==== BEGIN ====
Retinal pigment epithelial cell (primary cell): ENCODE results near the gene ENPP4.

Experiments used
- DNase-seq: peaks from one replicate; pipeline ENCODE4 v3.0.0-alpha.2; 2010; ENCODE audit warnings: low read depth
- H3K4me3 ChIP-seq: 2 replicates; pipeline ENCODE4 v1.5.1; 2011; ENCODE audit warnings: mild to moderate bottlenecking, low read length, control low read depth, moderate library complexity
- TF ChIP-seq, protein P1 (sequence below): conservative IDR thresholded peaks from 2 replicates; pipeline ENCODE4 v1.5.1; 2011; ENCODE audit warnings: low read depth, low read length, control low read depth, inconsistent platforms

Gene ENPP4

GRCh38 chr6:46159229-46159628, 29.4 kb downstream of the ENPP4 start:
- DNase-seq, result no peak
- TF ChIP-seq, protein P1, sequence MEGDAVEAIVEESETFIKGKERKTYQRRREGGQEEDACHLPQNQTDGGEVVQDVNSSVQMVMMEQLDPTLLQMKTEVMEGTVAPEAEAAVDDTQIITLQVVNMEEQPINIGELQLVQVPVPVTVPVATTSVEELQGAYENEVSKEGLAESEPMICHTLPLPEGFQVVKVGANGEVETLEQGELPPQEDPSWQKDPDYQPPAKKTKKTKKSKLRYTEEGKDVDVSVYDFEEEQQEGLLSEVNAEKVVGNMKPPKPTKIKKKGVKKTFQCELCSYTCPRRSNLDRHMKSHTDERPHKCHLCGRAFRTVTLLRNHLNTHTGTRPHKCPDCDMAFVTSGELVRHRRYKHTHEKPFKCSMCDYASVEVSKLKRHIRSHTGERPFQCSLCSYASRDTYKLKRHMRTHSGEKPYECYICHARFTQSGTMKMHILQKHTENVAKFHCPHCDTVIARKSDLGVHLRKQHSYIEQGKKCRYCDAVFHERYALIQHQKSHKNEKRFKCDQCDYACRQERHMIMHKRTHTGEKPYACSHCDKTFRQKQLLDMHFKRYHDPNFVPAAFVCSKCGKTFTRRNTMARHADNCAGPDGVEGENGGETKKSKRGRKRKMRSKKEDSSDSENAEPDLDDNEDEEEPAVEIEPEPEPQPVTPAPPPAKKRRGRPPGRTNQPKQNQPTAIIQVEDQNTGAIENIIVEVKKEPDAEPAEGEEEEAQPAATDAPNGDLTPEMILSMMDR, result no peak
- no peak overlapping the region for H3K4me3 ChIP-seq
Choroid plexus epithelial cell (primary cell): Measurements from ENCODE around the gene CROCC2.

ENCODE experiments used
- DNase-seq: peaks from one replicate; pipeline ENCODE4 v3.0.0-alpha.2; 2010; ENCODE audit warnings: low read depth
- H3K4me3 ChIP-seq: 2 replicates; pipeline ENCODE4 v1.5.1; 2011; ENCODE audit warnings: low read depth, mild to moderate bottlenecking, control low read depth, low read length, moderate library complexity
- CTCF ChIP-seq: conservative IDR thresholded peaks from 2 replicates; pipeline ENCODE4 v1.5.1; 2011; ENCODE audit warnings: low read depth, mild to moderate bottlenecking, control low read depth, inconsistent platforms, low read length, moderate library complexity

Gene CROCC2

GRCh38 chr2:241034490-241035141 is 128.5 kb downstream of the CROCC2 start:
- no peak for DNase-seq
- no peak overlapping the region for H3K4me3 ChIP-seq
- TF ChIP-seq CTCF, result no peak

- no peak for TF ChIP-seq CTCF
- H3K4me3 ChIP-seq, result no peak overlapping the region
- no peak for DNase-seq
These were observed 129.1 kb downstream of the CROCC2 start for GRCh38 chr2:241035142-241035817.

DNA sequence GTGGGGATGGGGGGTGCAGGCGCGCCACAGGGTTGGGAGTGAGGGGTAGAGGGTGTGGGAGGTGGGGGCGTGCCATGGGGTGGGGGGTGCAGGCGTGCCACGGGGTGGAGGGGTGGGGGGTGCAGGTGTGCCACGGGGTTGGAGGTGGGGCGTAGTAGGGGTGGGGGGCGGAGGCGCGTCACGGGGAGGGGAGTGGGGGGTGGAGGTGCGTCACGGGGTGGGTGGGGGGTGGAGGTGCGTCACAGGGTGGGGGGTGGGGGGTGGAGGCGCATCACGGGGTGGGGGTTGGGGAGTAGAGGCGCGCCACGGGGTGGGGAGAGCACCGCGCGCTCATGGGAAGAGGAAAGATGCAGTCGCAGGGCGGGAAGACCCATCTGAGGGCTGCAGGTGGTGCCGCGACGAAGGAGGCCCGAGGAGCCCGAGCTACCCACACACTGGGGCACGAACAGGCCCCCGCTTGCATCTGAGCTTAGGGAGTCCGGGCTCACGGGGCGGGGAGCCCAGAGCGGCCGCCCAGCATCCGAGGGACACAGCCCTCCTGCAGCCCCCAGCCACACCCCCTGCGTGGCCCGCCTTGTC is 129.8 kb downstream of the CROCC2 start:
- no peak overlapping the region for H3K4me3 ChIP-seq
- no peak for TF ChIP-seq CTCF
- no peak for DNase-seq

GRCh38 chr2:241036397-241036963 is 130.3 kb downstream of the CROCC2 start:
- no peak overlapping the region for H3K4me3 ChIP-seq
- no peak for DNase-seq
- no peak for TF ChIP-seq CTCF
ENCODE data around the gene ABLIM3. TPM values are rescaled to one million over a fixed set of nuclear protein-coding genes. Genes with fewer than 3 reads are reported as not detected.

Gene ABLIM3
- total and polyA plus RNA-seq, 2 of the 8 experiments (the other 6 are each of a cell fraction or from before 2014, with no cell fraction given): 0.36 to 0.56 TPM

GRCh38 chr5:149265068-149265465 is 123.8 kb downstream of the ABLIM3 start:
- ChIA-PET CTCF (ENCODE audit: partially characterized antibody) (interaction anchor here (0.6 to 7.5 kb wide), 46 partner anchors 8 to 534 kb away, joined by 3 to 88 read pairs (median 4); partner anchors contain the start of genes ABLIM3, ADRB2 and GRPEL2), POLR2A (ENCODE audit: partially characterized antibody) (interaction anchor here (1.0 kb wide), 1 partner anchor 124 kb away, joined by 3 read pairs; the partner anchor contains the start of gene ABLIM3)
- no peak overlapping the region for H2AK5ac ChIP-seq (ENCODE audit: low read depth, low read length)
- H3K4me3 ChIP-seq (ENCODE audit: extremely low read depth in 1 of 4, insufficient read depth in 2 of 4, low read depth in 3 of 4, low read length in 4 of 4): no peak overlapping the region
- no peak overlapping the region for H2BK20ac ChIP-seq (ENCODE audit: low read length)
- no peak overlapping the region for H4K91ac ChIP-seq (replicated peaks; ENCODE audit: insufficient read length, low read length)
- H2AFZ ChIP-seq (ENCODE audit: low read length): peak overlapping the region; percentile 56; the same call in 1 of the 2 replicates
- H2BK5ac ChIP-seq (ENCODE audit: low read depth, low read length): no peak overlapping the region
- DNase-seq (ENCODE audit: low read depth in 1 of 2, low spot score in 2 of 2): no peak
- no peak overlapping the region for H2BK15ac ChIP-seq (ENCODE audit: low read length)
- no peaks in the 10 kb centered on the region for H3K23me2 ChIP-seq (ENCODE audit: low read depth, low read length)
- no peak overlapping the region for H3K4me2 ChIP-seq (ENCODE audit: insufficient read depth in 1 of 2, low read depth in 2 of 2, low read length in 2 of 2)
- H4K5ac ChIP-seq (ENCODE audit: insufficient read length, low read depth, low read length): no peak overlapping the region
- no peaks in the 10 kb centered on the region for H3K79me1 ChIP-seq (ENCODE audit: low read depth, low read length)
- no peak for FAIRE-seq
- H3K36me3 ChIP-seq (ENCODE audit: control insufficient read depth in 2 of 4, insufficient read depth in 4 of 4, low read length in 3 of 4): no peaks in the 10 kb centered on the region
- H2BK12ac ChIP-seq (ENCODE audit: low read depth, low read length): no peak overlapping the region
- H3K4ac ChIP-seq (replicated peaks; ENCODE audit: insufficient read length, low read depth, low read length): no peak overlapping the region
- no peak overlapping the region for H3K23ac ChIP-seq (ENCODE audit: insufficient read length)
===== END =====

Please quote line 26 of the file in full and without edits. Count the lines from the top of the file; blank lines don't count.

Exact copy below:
- no peak overlapping the region for H3K4me3 ChIP-seq